The effects of warfare have always been devastating to our society and our shared global community. In the United States, the focus on such factors as PTSD began largely following the most recent wars waged in Iraq and Afghanistan following the September 11th terror attacks.
The men and women who bravely served our country and survived returned home after their service in combat with battle scars of another kind: mental, emotional, and psychological. The prevalence toward violent outbursts and wildly irrational behavior was seen more with these service veterans than others, though the Vietnam-era veterans had demonstrated some symptoms that, at the time, went largely unrecognized.
The media began to focus on the amount of suicides being committed by veterans and speculating about particular potential connections. This past week, USA Today and Military Times released a comprehensive study regarding this disturbing trend.
The first finding of the report suggests that the rallying cry from veterans’ advocacy groups may be inaccurate. Those groups would demonstrate and centered their key message around “twenty two per day”, which is in reference to the suicide rate of veterans in the United States.
However the data from this study seems to indicate that the number of veteran suicides is twenty per day. The number is still a huge problem and a heartbreaking statistic, but some other reports still have the number at twenty two, so the consensus remains that there is a problem and it has to be addressed.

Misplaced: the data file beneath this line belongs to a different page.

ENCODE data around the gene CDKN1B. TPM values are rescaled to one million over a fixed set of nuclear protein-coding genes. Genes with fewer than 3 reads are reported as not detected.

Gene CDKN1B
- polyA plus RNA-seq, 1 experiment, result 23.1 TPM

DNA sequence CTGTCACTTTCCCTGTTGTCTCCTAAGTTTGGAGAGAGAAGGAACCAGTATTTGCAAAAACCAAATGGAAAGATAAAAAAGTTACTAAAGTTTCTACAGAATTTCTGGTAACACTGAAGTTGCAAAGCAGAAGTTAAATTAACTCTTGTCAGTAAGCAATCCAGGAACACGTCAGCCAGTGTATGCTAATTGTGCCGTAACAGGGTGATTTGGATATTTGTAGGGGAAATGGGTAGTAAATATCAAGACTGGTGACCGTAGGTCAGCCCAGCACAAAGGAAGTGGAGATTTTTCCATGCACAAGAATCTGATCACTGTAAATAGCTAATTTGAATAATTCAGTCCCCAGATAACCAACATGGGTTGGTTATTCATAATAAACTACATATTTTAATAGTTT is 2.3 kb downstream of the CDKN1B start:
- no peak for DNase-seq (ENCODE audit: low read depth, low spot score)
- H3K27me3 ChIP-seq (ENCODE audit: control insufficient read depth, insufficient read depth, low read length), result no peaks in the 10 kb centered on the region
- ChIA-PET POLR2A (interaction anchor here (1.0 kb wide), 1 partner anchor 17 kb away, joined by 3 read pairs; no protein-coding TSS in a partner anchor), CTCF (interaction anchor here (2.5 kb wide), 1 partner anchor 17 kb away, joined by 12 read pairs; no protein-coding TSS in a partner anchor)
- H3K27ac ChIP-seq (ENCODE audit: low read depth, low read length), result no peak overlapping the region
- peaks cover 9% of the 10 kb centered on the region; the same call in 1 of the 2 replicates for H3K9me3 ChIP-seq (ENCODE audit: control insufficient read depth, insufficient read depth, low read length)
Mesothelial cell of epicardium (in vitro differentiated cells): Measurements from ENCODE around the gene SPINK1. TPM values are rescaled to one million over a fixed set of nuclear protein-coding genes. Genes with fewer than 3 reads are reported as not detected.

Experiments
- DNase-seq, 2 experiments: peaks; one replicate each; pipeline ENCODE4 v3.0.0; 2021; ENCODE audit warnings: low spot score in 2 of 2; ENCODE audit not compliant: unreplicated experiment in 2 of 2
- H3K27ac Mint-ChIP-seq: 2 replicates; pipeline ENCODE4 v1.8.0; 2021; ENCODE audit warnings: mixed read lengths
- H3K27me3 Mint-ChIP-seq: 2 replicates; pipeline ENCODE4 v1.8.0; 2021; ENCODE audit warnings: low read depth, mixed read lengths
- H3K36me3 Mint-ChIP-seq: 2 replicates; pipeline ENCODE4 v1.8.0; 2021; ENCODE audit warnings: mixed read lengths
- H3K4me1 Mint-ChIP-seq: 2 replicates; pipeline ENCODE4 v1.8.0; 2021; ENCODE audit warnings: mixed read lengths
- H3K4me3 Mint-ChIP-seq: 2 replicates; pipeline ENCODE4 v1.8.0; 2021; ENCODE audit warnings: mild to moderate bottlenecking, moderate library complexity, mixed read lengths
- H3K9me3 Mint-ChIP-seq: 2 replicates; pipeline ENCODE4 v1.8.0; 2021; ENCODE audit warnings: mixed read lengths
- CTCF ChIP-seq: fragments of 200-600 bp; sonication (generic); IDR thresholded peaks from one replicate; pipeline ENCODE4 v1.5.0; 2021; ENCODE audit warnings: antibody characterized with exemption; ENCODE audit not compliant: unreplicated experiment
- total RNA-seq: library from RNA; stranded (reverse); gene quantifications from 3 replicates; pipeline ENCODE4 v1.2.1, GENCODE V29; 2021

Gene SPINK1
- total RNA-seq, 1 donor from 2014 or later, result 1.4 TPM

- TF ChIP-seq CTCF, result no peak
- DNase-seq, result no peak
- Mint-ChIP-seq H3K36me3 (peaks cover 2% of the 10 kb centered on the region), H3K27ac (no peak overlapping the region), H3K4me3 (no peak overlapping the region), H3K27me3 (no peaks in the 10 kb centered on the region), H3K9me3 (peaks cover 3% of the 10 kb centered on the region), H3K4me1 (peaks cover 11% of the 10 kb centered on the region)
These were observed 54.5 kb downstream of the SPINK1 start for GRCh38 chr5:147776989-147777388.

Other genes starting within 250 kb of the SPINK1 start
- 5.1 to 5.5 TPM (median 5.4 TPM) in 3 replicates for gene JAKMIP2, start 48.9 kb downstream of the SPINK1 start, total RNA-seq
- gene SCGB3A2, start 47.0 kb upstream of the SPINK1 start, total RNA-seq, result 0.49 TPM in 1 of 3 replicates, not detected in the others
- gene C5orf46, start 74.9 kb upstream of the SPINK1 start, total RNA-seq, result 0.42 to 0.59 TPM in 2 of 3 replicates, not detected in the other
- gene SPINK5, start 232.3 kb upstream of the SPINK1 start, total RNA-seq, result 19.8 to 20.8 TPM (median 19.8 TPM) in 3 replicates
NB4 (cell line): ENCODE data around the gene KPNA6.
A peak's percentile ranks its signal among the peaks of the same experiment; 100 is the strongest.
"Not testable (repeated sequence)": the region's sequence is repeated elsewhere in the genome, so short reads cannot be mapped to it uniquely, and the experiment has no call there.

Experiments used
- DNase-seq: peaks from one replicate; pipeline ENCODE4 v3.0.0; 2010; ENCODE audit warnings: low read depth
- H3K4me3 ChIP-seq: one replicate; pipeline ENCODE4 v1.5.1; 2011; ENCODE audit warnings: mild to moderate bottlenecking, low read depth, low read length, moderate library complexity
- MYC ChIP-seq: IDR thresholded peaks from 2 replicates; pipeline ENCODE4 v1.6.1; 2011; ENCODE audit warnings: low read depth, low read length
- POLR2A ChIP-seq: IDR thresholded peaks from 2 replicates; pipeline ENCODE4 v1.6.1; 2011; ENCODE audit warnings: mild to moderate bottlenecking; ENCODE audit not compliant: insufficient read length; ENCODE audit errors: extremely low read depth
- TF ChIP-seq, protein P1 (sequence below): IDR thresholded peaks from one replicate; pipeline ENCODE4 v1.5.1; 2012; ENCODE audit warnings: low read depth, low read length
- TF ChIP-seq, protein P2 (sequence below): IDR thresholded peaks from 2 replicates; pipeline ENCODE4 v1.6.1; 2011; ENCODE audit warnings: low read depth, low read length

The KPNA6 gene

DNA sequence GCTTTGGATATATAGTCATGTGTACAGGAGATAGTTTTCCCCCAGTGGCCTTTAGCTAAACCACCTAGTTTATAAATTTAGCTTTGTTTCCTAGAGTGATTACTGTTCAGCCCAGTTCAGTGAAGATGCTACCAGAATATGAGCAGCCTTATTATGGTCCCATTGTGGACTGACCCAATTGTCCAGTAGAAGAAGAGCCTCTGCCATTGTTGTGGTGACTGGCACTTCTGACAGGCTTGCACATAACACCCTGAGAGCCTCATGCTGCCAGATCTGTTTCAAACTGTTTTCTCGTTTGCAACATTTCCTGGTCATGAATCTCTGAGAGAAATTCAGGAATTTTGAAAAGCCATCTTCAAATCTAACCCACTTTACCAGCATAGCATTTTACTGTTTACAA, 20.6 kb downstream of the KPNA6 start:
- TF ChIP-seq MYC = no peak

There have been 7,400 veteran suicides, which is 18% of the total number of suicides in the U.S. in a given year. The astounding part of that statistic is that veterans constitute less than 9% of the U.S. population. The federal government was quick to point out that 70% of the veterans who tragically took their own lives did not regularly utilize VA services.
The suicide rate in female veterans rose the most precipitously with an 85% increase over the past 13 years. The rationale behind that increase is not a situation that can be easily determined or tracked. It certainly does not fit the general stereotype of veteran suicide, so much of the mainstream media reporting is on male veteran suicide.
Another troubling statistic is that 65% of the veterans that have taken their own lives are 50 years old and older, and have spent no time fighting in the most recent wars against the terrorist groups organizing in the Middle East.
In response to this terrible situation, which is of growing concern, the VA hired over 5,300 new staff in mental health support type jobs. The more challenging aspect is going to be determining methods to get the veterans to use the services offered and to stay consistently compliant and accountable with those mental health services.
Furthermore, there are so many other organizations in the non-profit arena working and dedicated to solving the tragic prevalence of suicide within the veteran community; that those involved in it feel that needs to change as well. In essence, without one single authoritative group to lead this effort, it will be too scattered to achieve any type of traction.
There are several proposals regarding how this single entity authority would work, and this type of structure has become necessary with other large social justice causes in the past, so the interest groups involved with veterans’ issues will approach it in a similar manner.
The other response that has come out of the combination of the recent media attention and the survey data on this continued horrible trend of suicide within the veteran population is, an effort termed by the federal government as being more “aggressive” in their procedures in getting these veterans into VA offered services.